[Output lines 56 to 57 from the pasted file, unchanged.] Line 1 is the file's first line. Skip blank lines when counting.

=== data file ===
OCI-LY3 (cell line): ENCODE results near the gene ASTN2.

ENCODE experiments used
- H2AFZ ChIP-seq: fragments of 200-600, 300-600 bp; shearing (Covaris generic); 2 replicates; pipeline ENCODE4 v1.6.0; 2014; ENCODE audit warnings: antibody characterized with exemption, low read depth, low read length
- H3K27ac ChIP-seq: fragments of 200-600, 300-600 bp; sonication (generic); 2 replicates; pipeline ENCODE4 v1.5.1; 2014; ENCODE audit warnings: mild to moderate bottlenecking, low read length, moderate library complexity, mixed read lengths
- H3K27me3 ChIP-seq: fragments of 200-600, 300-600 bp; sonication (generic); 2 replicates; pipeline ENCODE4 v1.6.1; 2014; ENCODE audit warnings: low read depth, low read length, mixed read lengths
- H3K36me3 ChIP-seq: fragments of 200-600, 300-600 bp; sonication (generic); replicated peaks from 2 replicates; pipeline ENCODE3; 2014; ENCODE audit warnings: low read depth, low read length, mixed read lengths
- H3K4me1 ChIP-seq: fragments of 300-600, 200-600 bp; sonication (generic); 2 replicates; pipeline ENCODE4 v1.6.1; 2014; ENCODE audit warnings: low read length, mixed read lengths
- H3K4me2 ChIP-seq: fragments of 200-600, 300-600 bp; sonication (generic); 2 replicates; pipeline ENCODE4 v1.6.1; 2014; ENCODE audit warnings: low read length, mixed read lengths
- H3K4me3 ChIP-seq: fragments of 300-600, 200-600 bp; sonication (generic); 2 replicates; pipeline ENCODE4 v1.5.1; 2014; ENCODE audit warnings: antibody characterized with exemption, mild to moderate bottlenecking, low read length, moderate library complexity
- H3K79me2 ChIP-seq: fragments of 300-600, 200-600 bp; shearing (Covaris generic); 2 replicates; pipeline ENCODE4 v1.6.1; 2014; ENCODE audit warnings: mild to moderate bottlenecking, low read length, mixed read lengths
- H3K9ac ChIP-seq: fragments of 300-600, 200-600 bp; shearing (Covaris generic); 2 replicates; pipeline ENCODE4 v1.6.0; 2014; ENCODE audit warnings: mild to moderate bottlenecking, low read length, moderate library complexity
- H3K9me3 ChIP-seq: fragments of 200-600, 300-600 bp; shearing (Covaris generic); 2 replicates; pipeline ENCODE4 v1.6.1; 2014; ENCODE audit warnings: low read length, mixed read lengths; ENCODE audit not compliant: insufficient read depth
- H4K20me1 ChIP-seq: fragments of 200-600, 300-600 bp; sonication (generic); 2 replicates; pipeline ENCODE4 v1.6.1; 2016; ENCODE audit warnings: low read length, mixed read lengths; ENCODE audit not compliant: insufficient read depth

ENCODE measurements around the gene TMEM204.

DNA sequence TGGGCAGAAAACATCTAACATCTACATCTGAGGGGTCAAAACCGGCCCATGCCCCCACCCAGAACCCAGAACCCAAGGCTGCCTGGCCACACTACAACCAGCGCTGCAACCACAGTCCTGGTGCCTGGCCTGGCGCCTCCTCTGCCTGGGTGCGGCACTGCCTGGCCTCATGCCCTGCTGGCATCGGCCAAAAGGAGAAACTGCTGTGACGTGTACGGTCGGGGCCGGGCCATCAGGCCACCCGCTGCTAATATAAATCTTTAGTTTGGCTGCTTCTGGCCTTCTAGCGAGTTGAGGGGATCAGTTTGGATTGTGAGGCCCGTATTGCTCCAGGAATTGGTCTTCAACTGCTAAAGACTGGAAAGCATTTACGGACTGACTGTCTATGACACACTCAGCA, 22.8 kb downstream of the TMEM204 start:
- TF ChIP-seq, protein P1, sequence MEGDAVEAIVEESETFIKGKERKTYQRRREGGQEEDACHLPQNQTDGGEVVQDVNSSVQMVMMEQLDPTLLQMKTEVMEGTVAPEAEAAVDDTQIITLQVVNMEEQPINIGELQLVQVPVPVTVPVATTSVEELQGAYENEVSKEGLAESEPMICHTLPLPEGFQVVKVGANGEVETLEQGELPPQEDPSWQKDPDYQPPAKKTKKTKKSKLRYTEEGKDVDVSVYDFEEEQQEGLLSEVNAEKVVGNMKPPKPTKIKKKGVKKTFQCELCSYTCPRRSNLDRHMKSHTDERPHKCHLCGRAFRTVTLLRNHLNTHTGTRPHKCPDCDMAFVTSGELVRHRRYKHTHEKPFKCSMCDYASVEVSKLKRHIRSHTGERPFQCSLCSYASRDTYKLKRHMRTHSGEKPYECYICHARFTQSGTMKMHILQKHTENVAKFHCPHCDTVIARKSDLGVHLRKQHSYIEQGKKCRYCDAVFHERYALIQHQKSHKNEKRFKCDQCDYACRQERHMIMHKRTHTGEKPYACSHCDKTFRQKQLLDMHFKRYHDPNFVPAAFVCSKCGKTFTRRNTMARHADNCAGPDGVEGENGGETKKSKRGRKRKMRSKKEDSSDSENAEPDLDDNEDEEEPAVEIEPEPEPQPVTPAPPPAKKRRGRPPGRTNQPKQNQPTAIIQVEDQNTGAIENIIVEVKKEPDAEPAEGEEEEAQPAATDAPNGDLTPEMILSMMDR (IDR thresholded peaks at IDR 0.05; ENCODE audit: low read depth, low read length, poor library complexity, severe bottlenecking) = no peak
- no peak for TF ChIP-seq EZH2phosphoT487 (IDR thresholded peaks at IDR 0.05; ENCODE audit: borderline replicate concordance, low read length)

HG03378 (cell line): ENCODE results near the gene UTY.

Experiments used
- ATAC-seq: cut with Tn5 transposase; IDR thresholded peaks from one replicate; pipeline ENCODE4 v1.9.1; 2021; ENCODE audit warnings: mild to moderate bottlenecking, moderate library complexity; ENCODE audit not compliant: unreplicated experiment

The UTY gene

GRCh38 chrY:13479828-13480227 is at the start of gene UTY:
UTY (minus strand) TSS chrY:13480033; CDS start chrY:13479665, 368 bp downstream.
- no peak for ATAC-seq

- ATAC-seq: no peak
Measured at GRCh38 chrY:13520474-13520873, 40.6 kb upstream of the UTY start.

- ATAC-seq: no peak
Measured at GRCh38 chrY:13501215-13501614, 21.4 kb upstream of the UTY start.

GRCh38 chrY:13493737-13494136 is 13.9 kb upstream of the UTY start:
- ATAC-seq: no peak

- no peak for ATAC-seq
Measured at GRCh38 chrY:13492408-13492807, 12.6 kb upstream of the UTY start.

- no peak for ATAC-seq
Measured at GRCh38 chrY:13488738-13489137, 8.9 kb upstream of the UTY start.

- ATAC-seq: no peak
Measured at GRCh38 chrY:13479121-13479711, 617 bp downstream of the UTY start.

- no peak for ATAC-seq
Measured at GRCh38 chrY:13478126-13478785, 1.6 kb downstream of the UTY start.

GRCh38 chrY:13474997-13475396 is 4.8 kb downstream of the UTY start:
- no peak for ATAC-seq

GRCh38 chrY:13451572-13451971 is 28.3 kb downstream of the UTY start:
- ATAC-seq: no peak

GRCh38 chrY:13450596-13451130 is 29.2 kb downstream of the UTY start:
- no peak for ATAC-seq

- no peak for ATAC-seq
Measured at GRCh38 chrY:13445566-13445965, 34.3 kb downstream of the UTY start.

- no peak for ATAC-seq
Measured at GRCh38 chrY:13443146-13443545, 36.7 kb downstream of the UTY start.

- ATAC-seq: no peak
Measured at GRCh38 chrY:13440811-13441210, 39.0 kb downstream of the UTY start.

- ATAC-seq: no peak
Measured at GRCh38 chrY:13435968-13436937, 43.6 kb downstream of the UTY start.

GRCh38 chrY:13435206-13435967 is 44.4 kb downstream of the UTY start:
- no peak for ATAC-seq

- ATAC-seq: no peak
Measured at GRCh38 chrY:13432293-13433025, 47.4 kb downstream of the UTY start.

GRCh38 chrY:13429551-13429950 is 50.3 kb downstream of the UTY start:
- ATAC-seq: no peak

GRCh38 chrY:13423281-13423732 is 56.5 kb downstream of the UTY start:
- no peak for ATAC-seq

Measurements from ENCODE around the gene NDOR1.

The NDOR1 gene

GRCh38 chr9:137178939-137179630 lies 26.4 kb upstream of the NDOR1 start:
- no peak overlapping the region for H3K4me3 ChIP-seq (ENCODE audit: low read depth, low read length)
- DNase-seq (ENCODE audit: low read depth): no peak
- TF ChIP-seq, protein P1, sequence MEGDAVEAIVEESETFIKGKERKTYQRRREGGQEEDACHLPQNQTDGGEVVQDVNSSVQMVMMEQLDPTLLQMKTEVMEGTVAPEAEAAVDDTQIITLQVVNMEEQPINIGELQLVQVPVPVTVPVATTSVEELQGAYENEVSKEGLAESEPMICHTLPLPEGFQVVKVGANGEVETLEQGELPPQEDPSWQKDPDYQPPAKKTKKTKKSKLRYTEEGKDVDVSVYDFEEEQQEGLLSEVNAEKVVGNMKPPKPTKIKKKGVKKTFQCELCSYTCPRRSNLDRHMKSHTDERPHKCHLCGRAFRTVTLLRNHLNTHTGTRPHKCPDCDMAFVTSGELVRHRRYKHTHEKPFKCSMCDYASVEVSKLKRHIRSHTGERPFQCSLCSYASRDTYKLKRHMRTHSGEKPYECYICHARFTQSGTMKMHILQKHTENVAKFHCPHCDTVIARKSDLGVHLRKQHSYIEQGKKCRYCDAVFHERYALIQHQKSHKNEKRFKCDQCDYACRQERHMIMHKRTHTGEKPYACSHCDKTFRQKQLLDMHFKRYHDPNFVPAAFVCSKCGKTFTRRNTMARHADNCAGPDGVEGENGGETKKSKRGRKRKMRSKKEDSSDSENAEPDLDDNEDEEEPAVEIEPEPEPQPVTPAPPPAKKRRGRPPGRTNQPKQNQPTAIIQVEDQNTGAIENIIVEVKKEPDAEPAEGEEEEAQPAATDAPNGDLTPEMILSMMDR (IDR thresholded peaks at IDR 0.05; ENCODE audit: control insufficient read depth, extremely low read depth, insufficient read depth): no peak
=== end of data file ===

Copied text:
Measured at GRCh38 chrY:13432293-13433025, 47.4 kb downstream of the UTY start.

GRCh38 chrY:13429551-13429950 is 50.3 kb downstream of the UTY start: